Government is at a crossroads on what to do with Arik Air, having injected N1.5 billion since it took over the carrier. It’s time to take far reaching decision on the airline’s future, writes WOLE SHADARE
Arik on life support
For those who don’t know, Arik Air is currently dying a slow death and here are some of the signs. The airline has just five aircraft from the over 29 it acquired when it made a debut 10 years ago.
It purportedly came with a difference with state-of-the-art aircraft, which comprised Bombardier CRJ narrow-body airplanes, B737-700/800s, A340- 500s and A330. Aside the A350s, which are considered fuel guzzling airplanes, the other planes in the fleet of the airline made other carriers go green with envy.
Arik then was the preferred airline for many people, including foreigners who recommended the airlines to their nationals residing in Nigeria. Within a short period, it expanded its operations to London, Johannesburg, New York, Dubai (which it later stopped), Accra and became very visible on the West coast.
The airline’s success within a short period of time did not make the liquidation of Nigeria Airways to be felt so much as many saw it as one that would effortlessly replace the former national carrier.
Their sentiments were not misplaced considering the buy over of former Nigeria Airways administrative headquarters, hangars and other assets at a reported N800 million, which many said was grossly undervalued.
The deep rot in the airline became visible when it could not meet some of the smallest of its responsibilities by allowing its insurance to expire late last year; thereby leading to the grounding of the airline’s entire operations for 24 hours. Many who had booked their flights were stranded, leading to great erosion of the brand that had suffered terribly before then.
The airline would have stopped operations had the Assets Management Corporation of Nigeria (AMCON) not come to rescue the ailing carrier. Arik owed virtually everybody, including all the aviation agencies, aviation handling companies, fuel marketers, insurance firms, maintenance companies, workers and financial institutions, among several other companies.
The truth of the matter was that the airline that once controlled over 58 per cent of the market was living on borrowed time and hanging in the balance. Arik’s predicament has again highlighted the fact that many operators do not understand the sector.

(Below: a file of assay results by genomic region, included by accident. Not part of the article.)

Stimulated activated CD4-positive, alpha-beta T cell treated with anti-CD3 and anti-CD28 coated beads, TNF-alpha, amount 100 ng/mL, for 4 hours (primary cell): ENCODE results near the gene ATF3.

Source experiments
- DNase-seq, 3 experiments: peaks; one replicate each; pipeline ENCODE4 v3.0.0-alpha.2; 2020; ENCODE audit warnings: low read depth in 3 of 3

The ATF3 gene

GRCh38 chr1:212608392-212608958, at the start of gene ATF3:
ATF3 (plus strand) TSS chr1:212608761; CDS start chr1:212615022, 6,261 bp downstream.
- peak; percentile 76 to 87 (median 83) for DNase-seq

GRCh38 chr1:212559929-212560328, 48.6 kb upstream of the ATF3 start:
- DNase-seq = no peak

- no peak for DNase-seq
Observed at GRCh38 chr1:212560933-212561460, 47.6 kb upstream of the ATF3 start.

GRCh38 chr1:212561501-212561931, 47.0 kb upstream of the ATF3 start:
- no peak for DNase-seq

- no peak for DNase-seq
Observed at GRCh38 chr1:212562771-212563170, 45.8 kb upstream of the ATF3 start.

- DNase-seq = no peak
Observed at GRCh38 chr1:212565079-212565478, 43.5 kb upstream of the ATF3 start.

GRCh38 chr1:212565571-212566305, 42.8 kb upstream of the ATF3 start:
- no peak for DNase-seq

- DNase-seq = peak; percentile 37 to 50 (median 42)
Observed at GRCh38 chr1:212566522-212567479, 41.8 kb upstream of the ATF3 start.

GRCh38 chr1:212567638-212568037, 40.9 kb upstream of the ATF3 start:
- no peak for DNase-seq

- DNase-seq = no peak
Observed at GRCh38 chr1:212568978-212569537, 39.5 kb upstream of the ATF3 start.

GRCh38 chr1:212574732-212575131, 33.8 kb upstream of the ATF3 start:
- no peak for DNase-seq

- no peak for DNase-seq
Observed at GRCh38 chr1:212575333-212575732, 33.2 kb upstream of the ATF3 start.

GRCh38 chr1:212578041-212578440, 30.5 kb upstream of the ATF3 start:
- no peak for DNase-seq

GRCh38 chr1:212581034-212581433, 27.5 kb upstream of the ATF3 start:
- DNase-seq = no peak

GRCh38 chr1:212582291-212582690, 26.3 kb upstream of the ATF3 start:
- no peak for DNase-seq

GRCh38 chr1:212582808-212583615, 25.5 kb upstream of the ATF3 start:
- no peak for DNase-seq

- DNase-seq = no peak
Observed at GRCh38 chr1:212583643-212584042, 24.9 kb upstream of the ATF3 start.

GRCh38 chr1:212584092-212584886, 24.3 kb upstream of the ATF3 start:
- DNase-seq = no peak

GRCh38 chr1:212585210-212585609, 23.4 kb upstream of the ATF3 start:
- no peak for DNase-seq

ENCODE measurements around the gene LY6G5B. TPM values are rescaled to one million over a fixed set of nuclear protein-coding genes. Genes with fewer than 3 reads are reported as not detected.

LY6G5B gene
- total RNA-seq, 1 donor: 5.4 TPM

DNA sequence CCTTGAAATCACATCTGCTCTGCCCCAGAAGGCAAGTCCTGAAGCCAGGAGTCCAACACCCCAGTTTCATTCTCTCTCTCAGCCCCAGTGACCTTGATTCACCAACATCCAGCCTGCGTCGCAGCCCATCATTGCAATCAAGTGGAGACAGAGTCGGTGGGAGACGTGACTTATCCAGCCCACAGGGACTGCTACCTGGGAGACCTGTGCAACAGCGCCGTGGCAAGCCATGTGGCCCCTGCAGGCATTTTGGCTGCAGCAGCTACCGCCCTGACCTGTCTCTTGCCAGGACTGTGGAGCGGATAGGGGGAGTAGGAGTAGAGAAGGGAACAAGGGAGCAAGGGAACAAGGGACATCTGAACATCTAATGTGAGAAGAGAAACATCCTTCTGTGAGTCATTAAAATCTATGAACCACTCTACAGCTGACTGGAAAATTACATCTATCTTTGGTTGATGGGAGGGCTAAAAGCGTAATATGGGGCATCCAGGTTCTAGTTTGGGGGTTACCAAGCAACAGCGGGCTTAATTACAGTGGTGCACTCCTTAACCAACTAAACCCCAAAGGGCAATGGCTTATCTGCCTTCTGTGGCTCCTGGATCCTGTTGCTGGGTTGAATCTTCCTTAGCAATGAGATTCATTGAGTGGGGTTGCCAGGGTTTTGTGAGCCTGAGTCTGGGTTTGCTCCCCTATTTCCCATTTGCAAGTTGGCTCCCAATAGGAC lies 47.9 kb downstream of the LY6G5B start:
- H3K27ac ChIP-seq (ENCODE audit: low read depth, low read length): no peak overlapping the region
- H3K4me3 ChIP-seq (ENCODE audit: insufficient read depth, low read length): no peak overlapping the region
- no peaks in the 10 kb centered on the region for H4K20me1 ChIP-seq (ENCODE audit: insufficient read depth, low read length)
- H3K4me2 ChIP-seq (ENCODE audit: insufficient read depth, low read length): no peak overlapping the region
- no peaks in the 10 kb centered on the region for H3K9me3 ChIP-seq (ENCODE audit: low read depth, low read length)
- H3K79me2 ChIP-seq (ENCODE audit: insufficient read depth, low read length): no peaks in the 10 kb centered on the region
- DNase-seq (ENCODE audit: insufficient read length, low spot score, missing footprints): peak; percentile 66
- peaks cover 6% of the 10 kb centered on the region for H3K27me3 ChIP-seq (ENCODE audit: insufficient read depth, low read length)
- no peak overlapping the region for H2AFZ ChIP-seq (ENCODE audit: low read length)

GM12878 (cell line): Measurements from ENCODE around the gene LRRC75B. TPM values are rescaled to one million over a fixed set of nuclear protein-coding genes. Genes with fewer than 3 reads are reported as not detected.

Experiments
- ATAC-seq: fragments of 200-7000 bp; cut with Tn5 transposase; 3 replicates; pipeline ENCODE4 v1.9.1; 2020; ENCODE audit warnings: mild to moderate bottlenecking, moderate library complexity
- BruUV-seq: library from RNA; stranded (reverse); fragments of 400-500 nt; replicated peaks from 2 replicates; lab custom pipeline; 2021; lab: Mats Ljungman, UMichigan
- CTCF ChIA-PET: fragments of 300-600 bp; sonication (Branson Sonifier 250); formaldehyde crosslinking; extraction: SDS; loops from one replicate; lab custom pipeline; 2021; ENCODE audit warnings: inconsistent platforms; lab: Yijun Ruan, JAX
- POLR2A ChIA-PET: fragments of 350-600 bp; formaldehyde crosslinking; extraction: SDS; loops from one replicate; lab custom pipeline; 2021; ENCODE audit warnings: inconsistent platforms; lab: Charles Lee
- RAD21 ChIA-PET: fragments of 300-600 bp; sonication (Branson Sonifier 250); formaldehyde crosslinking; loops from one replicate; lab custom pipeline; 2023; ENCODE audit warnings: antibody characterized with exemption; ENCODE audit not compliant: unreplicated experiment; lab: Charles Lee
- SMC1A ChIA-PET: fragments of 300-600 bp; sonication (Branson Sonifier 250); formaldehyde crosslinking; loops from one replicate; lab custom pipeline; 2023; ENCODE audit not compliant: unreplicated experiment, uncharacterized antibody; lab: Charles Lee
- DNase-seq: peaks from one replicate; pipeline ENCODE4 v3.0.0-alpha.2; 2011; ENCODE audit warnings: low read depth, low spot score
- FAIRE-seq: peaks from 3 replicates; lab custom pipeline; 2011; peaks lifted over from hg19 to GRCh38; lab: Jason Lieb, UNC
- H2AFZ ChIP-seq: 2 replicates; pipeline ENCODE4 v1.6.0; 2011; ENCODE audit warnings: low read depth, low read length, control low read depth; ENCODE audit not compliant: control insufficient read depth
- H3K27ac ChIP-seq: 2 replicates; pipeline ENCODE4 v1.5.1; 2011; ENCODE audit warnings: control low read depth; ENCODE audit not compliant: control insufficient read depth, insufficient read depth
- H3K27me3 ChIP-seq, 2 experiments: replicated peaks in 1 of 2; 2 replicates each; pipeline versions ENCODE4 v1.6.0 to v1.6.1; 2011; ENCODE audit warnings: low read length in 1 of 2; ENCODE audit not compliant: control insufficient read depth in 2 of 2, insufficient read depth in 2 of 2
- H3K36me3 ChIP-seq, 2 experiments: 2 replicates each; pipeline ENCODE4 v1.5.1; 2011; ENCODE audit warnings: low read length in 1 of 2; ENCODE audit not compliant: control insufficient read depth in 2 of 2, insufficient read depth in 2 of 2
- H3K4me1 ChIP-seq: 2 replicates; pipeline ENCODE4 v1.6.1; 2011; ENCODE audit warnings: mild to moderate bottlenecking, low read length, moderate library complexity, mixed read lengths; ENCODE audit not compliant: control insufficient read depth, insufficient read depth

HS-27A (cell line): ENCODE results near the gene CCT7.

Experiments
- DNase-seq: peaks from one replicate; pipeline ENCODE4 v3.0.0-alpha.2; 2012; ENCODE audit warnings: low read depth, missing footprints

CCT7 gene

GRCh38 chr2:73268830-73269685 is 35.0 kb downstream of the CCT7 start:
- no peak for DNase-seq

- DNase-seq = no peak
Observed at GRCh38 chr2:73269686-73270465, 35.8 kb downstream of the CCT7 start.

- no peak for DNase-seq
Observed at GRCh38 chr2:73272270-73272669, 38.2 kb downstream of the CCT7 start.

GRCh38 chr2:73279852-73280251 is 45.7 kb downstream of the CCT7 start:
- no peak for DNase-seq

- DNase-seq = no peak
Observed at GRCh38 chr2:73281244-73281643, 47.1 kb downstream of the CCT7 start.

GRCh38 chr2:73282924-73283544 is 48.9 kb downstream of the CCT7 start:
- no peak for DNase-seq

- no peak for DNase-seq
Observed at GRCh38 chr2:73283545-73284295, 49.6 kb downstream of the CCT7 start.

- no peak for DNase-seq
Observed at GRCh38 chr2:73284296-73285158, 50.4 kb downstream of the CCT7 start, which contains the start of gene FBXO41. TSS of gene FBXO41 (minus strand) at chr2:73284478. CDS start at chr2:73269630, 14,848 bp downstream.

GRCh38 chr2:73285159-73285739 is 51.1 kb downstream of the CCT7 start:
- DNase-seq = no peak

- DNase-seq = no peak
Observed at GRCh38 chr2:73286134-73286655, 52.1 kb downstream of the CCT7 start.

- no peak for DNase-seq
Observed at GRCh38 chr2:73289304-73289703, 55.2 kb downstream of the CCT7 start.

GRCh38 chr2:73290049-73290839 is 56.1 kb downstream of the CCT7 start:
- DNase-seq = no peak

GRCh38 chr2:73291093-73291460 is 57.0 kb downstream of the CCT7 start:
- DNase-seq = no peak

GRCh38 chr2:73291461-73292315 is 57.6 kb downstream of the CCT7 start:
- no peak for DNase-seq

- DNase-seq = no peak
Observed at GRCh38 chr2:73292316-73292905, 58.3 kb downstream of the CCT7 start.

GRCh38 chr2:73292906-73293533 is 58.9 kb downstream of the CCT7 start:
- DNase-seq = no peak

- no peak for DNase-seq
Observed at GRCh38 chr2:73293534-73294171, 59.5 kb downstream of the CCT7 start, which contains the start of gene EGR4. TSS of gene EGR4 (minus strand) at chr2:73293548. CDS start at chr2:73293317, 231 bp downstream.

They fail to do their feasibility study to understand that the profit margin of airlines all over the world is less than 10 per cent.
Money bags sold dummies
Most money bags are being sold dummies that airline business is lucrative because they erroneously calculate what would accrue to them if they carry full load of passengers in a B737-700/400/500 without putting into consideration huge taxes/charges they would pay, their overhead cost and high cost of maintenance and aviation fuel.
Many Nigerian airline owners are wasteful, lack good corporate governance and oblivious of the ethics of airline business that it’s highly capital intensive. They live large at the expense of their workers.
The sign that the airline might be liquidated is high as the Federal Government would, this week, take a massive decision on the airline. This decision would most likely result in the outright sale of the airline or liquidation. Spokesman for AMCON,Jude Nwauzor had, last week, told the media in Lagos that major decision concerning the airline would be taken this week.
He disclosed that the Federal Government, through AMCON, had since the take-over of the carrier last February injected N1.5 billion into the ailing airline. He said: “I know that very soon something will happen.
It was by government’s decision that we took over Arik. AMCON never wanted it, given what we have seen with Aero Contractors. But the corporation was mandated to take it over. Aviation is a very minute session of companies we manage on behalf of government, but they seem to be the most difficult to deal with.
“What we are seeing in Arik is so unbelievable. But AMCON will not continue to keep Arik for so long, even if we can recover the debt. As things stand, the Federal Government will have to take the final decision, which may just be the initial plan to liquidate the place and sell off its assets.”
Chief Executive, Centurion Aviation Services Limited, Grp. Capt. John Ojikutu (Rtd), said sgovernment needs to take a very quick action on the carrier to stem loses and see what government can salvage from the over N387 billion exposure of the firm to AMCON.
He said government should quickly set up a body to evaluate what is left of the assets and sell it to people with good reputation, adding that they should start by selling some of the grounded aircraft of Arik, the hangars and other valuable assets.
He was however, opposed to liquidation, insisting that this would result in sale of the assets as peanuts, reminiscent of the hurried liquidation of Nigeria Airways by former President Olusegun Obasanjo.
The eventual liquidation of the airline would again paint Nigeria as country with the highest turnover of airlines. Over 150 airlines had ceased to exist in the past two decades.
This is said to be even higher than in the United States where there are more airlines that have their challenges, but have not gone down with the speed at which the Nigeria’s carriers are collapsing.
If government eventually liquidates Arik Air, over 2000 workers would be thrown into the labour market. Already, many are being clandestinely eased out of job because of the very low utilisation of aircraft and shrinking of the airline’s fleet from 29 to just five airplanes prior to the take-over by AMCON.